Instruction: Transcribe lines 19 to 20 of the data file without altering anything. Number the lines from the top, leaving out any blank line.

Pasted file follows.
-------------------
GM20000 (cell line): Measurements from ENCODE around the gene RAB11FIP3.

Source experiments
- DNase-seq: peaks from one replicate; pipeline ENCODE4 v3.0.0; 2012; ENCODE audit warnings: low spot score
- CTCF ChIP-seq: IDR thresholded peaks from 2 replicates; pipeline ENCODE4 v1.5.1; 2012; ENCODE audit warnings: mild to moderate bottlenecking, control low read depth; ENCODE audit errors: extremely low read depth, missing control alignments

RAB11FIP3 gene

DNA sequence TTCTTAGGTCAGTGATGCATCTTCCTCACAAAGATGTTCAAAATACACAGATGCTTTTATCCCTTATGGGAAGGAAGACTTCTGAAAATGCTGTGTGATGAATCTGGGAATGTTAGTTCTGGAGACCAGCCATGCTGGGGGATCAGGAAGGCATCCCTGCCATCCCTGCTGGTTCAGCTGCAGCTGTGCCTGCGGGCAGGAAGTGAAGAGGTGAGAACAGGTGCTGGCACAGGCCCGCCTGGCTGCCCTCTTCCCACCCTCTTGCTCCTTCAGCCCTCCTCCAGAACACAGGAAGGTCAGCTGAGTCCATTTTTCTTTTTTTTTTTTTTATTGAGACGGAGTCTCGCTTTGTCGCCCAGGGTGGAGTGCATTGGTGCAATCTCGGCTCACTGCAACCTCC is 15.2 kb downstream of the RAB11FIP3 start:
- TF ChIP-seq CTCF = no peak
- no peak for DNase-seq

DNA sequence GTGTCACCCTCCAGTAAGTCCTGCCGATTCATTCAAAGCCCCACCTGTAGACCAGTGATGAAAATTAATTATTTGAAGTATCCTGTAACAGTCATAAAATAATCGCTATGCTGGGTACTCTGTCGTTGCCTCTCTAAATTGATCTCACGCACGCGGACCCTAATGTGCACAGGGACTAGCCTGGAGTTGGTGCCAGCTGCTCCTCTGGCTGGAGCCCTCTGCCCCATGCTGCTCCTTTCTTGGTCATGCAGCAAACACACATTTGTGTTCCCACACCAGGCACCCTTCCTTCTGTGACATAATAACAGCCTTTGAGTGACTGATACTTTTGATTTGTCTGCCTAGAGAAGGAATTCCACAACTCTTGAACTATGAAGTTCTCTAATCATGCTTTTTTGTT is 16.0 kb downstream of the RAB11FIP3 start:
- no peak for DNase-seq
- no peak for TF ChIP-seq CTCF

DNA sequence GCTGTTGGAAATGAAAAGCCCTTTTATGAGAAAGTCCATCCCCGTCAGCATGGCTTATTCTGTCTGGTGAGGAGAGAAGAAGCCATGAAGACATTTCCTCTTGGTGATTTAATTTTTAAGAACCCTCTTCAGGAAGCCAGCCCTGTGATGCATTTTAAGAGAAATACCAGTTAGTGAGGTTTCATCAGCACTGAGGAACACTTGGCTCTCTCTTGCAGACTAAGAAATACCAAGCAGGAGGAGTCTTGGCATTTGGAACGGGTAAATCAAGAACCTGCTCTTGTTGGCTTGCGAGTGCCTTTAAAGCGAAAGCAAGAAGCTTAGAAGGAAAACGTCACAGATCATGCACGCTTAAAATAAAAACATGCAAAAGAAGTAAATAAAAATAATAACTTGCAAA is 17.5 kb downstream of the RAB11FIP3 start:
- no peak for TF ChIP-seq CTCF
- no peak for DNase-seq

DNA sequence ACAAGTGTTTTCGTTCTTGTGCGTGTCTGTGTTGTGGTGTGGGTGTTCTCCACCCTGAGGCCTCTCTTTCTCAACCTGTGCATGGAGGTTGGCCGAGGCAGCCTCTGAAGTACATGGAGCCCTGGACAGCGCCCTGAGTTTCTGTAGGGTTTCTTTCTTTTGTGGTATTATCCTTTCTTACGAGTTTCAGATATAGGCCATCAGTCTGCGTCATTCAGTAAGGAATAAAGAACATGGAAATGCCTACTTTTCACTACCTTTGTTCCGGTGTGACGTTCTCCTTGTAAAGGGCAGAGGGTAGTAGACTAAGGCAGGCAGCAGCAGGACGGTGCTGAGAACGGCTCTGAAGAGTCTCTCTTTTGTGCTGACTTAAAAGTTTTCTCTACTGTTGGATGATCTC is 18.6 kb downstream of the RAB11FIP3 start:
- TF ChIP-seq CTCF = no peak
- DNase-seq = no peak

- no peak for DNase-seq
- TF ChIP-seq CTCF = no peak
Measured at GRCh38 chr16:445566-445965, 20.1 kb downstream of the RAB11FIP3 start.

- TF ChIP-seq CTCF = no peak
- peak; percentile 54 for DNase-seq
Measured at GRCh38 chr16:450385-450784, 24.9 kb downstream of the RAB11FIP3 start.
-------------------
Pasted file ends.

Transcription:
- TF ChIP-seq CTCF = no peak
Measured at GRCh38 chr16:445566-445965, 20.1 kb downstream of the RAB11FIP3 start.